Staunton, Dec. 23 – The Russian interior ministry says that many foreigners who are now coming into the country to take jobs that Russians who have left the country because of the war in Ukraine are likely to spark new conflicts between such immigrants even if they acquire Russian citizenship and the indigenous population.
The ministry’s projection of such problems comes in the course of discussions about the possible modification of the country’s state migration policy, a document currently set to run until 2025 (nazaccent.ru/content/39729-mvd-ottok-rossiyan-za-rubezh-v-2022-godu-vedet-k-risku-obostreniya-konfliktov-s-migrantami.html).
The numbers of such immigrants and of those immigrants obtaining Russian citizenship are likely to rise; but even those with citizenship are likely to remain in ethnic enclaves, the ministry says, where informal rules, an increase in crime, and clashes on the basis of ethnicity and religion are invariable consequences.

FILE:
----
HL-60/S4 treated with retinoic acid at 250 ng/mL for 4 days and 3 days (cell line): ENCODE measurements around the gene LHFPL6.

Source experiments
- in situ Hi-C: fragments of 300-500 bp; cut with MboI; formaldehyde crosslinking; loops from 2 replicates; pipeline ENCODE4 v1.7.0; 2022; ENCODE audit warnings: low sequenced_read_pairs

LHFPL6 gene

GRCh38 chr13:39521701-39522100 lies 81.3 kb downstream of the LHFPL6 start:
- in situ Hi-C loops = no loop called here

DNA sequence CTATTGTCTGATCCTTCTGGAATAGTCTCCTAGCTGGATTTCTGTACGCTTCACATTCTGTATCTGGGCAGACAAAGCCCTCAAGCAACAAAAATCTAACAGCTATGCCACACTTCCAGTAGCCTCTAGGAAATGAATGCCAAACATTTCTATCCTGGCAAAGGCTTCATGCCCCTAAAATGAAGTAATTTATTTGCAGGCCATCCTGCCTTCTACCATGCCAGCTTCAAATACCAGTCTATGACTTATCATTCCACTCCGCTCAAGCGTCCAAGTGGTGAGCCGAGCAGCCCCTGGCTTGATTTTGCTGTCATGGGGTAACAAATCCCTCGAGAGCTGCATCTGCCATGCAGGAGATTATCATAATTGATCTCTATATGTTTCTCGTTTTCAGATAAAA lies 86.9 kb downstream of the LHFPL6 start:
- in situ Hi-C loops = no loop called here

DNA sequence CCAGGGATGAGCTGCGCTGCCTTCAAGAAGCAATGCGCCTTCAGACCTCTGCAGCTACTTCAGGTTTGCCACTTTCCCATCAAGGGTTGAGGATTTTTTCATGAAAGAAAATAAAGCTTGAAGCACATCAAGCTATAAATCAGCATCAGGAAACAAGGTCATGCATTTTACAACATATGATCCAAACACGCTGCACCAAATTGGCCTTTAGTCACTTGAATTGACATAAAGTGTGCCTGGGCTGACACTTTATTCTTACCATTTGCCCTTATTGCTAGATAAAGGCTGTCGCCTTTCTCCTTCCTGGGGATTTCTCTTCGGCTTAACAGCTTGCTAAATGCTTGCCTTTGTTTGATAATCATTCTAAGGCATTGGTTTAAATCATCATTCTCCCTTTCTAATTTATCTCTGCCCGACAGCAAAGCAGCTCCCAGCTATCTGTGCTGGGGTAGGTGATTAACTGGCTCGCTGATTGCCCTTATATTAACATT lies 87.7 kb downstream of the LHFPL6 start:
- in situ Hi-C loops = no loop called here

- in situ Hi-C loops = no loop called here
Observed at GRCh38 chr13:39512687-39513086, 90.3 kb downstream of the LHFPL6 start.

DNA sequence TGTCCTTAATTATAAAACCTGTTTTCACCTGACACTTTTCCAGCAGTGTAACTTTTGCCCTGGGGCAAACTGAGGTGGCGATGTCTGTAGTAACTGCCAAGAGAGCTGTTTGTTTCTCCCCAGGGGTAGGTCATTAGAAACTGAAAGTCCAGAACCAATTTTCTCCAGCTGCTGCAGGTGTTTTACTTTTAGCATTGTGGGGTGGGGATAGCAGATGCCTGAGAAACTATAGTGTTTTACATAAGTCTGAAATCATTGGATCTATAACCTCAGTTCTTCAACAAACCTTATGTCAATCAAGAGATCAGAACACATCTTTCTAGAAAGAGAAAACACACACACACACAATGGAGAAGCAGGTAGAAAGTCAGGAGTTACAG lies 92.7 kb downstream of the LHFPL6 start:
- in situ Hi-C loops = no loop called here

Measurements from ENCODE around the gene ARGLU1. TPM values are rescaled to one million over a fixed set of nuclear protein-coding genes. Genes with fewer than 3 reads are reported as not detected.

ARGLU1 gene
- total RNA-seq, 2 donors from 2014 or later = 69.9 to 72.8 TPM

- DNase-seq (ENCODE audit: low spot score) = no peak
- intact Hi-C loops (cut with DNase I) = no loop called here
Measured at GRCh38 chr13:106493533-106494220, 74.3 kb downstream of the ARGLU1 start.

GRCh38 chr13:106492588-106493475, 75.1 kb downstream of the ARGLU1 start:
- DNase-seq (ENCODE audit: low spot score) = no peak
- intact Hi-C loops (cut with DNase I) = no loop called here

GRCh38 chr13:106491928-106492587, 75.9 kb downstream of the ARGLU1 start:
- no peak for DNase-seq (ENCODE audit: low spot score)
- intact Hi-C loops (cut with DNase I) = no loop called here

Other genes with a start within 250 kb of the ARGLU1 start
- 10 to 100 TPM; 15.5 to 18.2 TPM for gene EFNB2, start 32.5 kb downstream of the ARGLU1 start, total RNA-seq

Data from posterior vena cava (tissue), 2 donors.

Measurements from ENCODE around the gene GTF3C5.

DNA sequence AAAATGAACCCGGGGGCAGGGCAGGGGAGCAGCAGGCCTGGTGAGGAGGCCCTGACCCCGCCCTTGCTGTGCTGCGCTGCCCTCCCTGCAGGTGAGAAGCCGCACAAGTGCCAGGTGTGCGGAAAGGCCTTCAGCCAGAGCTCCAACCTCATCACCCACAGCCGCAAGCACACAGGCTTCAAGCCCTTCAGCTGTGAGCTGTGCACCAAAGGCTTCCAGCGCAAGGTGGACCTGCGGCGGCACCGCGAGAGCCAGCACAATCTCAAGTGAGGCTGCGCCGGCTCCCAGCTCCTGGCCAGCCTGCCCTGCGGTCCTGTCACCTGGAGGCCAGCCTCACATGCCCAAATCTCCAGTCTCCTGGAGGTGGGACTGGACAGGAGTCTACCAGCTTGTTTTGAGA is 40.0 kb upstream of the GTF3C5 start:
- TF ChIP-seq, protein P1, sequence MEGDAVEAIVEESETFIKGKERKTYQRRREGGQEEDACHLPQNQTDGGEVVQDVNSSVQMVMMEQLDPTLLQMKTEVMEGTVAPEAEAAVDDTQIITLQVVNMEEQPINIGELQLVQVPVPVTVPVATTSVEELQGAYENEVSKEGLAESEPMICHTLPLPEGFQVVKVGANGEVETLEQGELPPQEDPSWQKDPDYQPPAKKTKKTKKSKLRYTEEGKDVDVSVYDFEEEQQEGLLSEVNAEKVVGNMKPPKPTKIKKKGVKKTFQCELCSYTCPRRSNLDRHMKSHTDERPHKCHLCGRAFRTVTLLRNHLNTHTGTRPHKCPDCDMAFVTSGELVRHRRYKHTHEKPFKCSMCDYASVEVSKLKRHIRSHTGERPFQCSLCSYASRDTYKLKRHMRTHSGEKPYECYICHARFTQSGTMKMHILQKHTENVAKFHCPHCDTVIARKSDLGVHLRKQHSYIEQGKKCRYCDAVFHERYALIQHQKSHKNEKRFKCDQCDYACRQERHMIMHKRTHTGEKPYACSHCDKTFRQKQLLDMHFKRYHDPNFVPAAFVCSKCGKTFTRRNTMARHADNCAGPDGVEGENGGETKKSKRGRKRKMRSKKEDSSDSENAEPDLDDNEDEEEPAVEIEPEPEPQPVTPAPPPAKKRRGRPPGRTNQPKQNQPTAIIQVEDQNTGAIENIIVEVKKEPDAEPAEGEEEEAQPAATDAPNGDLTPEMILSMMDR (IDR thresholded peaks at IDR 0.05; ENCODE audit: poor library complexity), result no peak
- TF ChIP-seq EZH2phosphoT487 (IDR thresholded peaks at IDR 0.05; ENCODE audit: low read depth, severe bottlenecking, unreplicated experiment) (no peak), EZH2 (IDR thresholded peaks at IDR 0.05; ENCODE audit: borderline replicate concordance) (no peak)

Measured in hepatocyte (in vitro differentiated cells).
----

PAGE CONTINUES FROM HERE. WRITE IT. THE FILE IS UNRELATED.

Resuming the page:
Not surprisingly, the interior ministry is careful to avoid blaming this trend on the war in Ukraine; but had Putin not launched his expanded invasion against that country and so many Russians decided to leave, their jobs wouldn’t have had to be filled and migrants wouldn’t be filling them – yet another way Putin’s war is coming home to Russia’s streets.
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